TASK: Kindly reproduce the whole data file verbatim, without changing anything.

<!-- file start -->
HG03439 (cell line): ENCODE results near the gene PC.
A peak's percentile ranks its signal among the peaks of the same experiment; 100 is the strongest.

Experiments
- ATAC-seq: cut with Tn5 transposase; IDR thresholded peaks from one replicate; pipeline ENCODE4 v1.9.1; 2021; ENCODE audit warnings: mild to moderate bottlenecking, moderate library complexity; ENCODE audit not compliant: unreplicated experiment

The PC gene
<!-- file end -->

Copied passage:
HG03439 (cell line): ENCODE results near the gene PC.
A peak's percentile ranks its signal among the peaks of the same experiment; 100 is the strongest.

Experiments
- ATAC-seq: cut with Tn5 transposase; IDR thresholded peaks from one replicate; pipeline ENCODE4 v1.9.1; 2021; ENCODE audit warnings: mild to moderate bottlenecking, moderate library complexity; ENCODE audit not compliant: unreplicated experiment

The PC gene